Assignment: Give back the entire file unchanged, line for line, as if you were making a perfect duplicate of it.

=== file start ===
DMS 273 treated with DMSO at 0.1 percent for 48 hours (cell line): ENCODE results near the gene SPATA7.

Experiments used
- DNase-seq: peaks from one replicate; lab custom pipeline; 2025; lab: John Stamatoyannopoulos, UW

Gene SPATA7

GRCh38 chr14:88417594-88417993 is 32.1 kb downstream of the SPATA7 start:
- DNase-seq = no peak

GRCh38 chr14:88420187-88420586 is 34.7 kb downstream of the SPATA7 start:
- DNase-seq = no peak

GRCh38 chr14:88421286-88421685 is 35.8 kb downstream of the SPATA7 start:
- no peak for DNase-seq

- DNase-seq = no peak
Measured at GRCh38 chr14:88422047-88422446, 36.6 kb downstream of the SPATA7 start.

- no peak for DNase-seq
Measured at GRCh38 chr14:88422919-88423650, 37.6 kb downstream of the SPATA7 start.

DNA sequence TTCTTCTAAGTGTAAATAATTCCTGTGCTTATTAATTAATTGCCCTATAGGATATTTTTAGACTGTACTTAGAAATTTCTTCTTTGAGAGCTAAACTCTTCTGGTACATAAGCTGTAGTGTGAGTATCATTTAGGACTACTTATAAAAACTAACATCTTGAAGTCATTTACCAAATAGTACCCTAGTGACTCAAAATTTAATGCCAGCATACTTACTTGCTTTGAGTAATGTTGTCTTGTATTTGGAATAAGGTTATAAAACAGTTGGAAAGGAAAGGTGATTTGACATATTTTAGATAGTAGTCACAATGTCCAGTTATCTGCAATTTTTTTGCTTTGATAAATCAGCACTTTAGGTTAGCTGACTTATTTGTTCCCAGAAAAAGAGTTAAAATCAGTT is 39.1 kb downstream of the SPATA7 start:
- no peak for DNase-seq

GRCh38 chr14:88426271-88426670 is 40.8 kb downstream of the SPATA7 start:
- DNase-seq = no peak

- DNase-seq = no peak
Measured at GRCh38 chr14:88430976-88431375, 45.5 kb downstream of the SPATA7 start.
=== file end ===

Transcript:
DMS 273 treated with DMSO at 0.1 percent for 48 hours (cell line): ENCODE results near the gene SPATA7.

Experiments used
- DNase-seq: peaks from one replicate; lab custom pipeline; 2025; lab: John Stamatoyannopoulos, UW

Gene SPATA7

GRCh38 chr14:88417594-88417993 is 32.1 kb downstream of the SPATA7 start:
- DNase-seq = no peak

GRCh38 chr14:88420187-88420586 is 34.7 kb downstream of the SPATA7 start:
- DNase-seq = no peak

GRCh38 chr14:88421286-88421685 is 35.8 kb downstream of the SPATA7 start:
- no peak for DNase-seq

- DNase-seq = no peak
Measured at GRCh38 chr14:88422047-88422446, 36.6 kb downstream of the SPATA7 start.

- no peak for DNase-seq
Measured at GRCh38 chr14:88422919-88423650, 37.6 kb downstream of the SPATA7 start.

DNA sequence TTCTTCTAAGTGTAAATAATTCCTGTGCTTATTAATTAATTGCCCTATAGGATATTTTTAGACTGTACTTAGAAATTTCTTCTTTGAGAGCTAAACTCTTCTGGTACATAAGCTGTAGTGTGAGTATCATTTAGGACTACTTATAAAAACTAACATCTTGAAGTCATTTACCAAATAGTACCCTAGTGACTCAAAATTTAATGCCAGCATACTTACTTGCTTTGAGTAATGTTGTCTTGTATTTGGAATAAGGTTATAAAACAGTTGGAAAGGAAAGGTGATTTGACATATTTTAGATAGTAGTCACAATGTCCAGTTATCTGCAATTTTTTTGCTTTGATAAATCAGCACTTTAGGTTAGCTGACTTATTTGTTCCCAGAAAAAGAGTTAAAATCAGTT is 39.1 kb downstream of the SPATA7 start:
- no peak for DNase-seq

GRCh38 chr14:88426271-88426670 is 40.8 kb downstream of the SPATA7 start:
- DNase-seq = no peak

- DNase-seq = no peak
Measured at GRCh38 chr14:88430976-88431375, 45.5 kb downstream of the SPATA7 start.